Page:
Supported education programs involve a multidisciplinary team comprised of the person with SMI, family members, college personnel and others. Programs modify educational settings making them more supportive of students with SMI. They typically offer career planning, academic skills, direct assistance and outreach to various helpful services, including mental health treatment. Programs are offered in mental health centers and educational institutions. A college student’s disabilities/accommodations office may offer additional information.
Housing problems are often a key underlying factor for CJI. Specific to the SMI community, the impact of housing is clear. The overall rate of largely victimless crimes was 35 times higher in the SMI homeless population than in the SMI housed population. Tragically, 45% of homeless people have SMI.
Permanent Supportive Housing is a program designed to help vulnerable populations secure stable housing. It combines low-barrier affordable housing, health care, and supportive services to help individuals and families lead more stable lives. Each city typically has information available on city websites, like New York City, about available programs. Non-profits serving the homeless are also a good source of information regarding housing programs.
Mental Health Crisis Response
There is significant evidence that the traditional mental health crisis response model is grossly inadequate. A study found that 22% of deaths due to lethal force by law enforcement were mental health related.
At a minimum, a Crisis Intervention Team (CIT) should respond to a mental health crisis. They are located around the country. A CIT creates connections between mental health providers, hospital emergency services, and individuals with mental illness and their families. CITs have been found to reduce arrests of people with serious mental illness and increase the likelihood that they will receive appropriate treatment.
While CIT is helping in the short-term, the long-term goal is to develop a mental health crisis response system that takes police response out of the equation. We made a significant step toward this goal last year with the enactment of the National Suicide Hotline Designation Act. This act will establish 988 as a nationwide number for suicide prevention and mental health crises that will be implemented by July 2022. The calls will be routed through the National Suicide Prevention Lifeline to local crisis call centers to connect people to a mental health response rather than a police response.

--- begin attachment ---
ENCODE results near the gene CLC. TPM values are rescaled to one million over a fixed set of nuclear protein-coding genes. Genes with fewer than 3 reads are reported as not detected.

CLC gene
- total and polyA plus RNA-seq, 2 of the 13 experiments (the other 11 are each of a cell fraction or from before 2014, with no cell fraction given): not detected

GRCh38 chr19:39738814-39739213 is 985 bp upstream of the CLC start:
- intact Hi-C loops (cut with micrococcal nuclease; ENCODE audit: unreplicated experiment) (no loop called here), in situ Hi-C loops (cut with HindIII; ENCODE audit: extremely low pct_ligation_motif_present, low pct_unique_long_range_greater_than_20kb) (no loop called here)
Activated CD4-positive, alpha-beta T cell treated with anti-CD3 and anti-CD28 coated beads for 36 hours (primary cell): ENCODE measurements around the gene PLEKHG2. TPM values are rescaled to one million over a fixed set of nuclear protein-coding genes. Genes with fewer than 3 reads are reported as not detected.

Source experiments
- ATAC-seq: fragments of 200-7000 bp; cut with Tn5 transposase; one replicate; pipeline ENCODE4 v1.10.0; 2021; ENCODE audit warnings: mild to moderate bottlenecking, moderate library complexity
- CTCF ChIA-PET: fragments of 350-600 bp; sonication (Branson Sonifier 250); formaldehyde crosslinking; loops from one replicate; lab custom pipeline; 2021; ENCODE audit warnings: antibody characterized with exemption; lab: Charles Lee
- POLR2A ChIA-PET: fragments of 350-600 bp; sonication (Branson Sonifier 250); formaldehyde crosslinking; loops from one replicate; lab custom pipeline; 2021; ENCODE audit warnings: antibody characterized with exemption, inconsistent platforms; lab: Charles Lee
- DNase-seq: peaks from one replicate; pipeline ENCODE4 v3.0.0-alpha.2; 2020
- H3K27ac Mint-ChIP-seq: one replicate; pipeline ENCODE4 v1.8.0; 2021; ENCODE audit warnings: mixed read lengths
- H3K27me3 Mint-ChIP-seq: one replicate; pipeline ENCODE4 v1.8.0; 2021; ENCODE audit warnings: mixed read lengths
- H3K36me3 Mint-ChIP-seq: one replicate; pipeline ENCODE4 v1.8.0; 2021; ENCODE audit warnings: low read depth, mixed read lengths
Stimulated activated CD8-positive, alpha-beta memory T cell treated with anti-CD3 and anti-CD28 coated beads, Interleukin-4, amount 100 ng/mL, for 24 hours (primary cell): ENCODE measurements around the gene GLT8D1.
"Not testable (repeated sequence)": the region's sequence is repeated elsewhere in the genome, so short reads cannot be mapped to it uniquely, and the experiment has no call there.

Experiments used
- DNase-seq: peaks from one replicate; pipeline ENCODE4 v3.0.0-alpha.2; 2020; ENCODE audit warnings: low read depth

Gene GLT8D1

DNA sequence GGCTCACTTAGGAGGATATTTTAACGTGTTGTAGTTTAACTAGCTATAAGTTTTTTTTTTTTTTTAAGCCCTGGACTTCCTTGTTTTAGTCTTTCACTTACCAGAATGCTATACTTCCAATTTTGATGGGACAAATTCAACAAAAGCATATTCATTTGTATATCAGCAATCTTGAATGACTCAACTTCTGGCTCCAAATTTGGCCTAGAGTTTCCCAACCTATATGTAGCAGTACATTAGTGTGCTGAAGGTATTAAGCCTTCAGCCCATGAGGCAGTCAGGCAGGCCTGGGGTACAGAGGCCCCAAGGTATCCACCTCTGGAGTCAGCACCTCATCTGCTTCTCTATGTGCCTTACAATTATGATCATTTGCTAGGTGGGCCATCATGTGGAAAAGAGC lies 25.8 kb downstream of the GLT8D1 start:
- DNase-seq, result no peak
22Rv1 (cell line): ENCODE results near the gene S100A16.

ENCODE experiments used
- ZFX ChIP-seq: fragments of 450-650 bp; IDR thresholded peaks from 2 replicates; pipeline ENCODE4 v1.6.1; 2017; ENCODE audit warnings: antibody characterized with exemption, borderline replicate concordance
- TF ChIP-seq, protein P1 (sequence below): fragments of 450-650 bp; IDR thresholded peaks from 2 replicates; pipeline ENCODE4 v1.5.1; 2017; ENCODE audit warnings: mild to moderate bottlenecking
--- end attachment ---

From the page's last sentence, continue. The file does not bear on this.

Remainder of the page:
Mental Health Courts
Mental health courts are specialized courts for certain defendants with mental illness. These courts can help divert defendants away from traditional criminal punishments and detention to more constructive treatment programs. Research has shown that mental health courts have reduced rearrest rates and helped connect individuals with mental health treatment in the community. People interested in having their case heard in a mental health court, should make inquiries with their defense attorney. You can find a mental health court using SAMHSA’s treatment court locators.
Many of us with mental illness are just at higher risk of committing a crime because of these socioeconomic conditions. Programs that can reduce the risk of CJI for mental health emergencies are very promising, but they are in short supply. We need more humane standards of living, including treatment that promotes the self-esteem we need to live fulfilling lives — and we deserve that.
Katherine Ponte, B.A., J.D., MBA, CPRP, is a mental health advocate, writer, entrepreneur and lawyer. She has been living with severe bipolar I disorder with psychosis and extended periods of suicidal depression for 20 years. She is now happily living in recovery. Katherine is the Founder of ForLikeMinds, an online mental illness peer support community. She is a Faculty Member of the Program for Recovery and Community Health, Department of Psychiatry, School of Medicine, Yale University. Katherine is also the Founder of BipolarThriving: Bipolar Recovery Coaching and the Creator of Psych Ward Greeting Cards, which visits and distributes greeting cards to patients in psychiatric units. She is a member of the Board of NAMI-New York City and Fountain House. Katherine is the author of ForLikeMinds: Mental Illness Recovery Insights and a monthly contributor to the NAMI Blog. A native of Toronto, Canada, Katherine calls New York City and the Catskills home. Her life’s mission is to share her hope and inspire others to believe that mental illness recovery is possible and help them reach it. In the three years since reaching recovery and starting to share her story publicly, her work has reached over one million people.